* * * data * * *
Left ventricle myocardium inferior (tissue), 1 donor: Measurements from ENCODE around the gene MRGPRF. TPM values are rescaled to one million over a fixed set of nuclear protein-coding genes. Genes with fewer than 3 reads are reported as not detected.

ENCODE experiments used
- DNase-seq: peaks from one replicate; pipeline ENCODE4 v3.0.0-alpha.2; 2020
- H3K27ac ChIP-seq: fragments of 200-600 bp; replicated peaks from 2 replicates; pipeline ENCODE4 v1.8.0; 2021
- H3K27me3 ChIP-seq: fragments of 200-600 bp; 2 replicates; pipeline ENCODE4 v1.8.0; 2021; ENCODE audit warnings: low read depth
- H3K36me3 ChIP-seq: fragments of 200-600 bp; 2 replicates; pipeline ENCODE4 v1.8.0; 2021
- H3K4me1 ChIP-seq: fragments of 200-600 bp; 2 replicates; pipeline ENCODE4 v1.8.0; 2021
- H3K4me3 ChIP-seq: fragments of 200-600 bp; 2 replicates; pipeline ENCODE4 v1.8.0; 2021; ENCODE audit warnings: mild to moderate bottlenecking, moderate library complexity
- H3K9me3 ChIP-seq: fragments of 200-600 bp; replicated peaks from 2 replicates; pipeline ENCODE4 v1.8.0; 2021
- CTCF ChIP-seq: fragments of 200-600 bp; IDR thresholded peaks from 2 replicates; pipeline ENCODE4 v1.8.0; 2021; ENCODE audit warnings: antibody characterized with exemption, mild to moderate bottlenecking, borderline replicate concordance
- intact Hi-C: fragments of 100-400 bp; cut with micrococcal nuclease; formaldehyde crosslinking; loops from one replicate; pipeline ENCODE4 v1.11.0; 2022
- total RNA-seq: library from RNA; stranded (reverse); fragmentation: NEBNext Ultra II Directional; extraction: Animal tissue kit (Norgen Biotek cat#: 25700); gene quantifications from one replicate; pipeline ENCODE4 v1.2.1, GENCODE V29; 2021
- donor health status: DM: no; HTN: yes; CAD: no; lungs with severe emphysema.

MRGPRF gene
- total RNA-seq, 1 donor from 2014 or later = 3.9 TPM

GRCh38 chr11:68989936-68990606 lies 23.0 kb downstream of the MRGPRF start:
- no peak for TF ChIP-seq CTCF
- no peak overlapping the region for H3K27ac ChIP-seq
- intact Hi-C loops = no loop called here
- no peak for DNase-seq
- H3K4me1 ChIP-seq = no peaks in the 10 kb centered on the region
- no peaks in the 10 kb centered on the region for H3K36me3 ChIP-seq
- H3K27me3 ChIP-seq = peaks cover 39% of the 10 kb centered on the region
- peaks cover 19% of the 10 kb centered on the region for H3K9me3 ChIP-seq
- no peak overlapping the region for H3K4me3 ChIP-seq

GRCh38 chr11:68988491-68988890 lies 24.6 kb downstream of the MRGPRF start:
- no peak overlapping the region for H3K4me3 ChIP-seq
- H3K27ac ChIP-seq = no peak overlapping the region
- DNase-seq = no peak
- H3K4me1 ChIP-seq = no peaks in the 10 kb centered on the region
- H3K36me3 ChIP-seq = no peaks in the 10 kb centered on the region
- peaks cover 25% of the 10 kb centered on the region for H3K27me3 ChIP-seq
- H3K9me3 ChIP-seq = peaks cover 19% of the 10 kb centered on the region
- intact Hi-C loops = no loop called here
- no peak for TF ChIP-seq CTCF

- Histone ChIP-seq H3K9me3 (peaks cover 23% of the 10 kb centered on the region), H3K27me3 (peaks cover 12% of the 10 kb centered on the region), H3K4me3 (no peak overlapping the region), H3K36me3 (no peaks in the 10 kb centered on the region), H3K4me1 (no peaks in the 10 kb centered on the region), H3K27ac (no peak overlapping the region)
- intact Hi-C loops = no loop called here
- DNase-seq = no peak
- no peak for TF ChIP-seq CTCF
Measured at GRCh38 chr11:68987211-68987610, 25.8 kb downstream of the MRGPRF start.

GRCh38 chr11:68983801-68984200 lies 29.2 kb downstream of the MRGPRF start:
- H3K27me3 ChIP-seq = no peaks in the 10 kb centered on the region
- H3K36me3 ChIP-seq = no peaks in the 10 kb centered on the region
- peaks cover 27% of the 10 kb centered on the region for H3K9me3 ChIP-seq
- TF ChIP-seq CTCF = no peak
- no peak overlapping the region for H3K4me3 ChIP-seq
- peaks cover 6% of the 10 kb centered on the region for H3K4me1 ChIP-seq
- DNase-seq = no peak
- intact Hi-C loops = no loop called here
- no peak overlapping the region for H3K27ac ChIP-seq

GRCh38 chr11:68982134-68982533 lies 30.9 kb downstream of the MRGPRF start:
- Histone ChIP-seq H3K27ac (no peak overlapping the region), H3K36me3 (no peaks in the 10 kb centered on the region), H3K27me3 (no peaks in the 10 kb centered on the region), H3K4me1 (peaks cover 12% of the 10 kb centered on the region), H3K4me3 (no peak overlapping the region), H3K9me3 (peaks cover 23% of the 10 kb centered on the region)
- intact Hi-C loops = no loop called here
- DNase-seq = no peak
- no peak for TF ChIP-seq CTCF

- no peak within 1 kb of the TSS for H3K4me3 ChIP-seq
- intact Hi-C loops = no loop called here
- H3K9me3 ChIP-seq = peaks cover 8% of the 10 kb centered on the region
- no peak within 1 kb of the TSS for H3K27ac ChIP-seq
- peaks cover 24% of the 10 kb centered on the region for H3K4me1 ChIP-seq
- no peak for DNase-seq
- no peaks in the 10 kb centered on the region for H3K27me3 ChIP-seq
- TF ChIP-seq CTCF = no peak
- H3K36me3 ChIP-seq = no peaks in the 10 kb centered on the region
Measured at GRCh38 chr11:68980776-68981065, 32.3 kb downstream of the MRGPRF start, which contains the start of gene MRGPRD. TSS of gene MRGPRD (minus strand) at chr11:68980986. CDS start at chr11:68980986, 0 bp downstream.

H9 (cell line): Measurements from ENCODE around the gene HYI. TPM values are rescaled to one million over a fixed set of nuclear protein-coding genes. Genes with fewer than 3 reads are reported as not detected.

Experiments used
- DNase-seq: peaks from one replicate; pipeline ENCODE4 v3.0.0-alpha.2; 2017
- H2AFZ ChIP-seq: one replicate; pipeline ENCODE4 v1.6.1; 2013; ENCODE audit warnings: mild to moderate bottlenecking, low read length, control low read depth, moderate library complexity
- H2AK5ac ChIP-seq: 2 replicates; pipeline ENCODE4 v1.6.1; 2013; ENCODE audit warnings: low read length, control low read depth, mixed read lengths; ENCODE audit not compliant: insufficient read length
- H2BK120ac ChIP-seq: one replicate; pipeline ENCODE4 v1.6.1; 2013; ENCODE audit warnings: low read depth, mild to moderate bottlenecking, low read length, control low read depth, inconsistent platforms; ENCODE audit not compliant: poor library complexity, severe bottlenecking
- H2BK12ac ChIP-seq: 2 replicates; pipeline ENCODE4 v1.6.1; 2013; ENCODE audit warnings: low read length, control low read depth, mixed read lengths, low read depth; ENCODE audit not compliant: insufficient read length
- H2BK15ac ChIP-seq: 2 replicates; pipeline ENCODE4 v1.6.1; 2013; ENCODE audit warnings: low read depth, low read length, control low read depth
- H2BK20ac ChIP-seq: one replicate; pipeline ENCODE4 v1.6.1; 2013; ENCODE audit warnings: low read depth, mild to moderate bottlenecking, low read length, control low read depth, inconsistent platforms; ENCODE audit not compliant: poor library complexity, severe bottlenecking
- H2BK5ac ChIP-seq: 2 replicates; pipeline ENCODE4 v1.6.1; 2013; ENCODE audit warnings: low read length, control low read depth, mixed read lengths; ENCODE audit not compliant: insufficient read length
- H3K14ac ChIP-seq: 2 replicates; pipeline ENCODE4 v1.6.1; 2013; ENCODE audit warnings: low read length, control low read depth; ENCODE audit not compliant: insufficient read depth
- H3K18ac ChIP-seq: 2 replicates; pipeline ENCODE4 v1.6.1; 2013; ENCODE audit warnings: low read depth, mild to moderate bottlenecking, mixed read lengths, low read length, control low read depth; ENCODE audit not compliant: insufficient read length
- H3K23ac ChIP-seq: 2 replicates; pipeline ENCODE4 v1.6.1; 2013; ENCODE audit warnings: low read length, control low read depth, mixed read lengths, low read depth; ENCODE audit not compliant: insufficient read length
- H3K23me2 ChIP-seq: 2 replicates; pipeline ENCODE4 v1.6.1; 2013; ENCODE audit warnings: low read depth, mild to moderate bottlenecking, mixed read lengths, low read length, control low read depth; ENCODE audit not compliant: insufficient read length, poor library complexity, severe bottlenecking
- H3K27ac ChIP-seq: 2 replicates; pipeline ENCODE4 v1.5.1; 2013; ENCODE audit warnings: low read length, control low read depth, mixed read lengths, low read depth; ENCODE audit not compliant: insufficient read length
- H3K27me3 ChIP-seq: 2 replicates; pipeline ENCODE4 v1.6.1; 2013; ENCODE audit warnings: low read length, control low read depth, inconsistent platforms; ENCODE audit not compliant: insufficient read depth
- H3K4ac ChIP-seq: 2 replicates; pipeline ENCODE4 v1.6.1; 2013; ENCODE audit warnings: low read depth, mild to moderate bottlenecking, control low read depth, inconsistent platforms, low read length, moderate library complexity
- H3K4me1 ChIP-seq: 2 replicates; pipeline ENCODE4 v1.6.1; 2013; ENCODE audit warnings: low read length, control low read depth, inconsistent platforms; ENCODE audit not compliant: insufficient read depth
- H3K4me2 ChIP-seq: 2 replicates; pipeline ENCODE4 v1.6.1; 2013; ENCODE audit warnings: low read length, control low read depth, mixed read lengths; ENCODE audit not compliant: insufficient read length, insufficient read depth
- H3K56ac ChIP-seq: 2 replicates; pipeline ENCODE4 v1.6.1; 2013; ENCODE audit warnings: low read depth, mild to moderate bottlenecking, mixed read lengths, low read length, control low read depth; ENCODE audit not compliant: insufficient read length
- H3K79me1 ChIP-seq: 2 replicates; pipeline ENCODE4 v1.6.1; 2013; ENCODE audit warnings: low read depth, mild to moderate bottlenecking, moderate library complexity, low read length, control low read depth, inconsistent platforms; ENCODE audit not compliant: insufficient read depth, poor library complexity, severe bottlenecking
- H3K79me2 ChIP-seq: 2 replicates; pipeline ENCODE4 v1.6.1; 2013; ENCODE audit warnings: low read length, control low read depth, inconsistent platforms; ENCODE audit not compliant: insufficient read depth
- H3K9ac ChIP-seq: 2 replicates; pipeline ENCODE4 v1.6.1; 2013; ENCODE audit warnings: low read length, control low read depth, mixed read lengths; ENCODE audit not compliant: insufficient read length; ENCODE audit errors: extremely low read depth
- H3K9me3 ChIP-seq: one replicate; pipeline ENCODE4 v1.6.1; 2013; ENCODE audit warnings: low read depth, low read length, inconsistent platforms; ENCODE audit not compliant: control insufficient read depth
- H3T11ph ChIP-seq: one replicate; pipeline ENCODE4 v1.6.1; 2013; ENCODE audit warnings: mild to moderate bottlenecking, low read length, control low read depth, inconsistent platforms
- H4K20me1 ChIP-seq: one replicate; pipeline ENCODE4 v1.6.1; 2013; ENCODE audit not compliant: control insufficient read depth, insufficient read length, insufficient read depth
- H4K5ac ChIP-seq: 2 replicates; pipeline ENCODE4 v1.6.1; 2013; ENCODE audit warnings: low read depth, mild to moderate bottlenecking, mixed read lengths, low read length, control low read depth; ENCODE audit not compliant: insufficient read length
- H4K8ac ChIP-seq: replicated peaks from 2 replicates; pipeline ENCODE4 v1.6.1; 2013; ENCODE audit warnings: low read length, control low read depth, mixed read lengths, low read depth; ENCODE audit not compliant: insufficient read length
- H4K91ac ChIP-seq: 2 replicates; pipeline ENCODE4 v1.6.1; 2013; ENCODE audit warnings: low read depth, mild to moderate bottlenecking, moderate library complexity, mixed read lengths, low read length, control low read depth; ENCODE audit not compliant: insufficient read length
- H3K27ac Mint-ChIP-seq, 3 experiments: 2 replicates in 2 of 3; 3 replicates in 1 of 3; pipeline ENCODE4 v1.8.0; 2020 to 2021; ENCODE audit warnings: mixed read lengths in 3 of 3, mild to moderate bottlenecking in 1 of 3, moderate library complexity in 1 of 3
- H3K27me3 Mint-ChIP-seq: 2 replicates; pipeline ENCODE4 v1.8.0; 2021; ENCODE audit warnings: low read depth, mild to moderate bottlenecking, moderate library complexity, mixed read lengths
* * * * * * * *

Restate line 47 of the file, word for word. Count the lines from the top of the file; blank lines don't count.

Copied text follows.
- peaks cover 6% of the 10 kb centered on the region for H3K4me1 ChIP-seq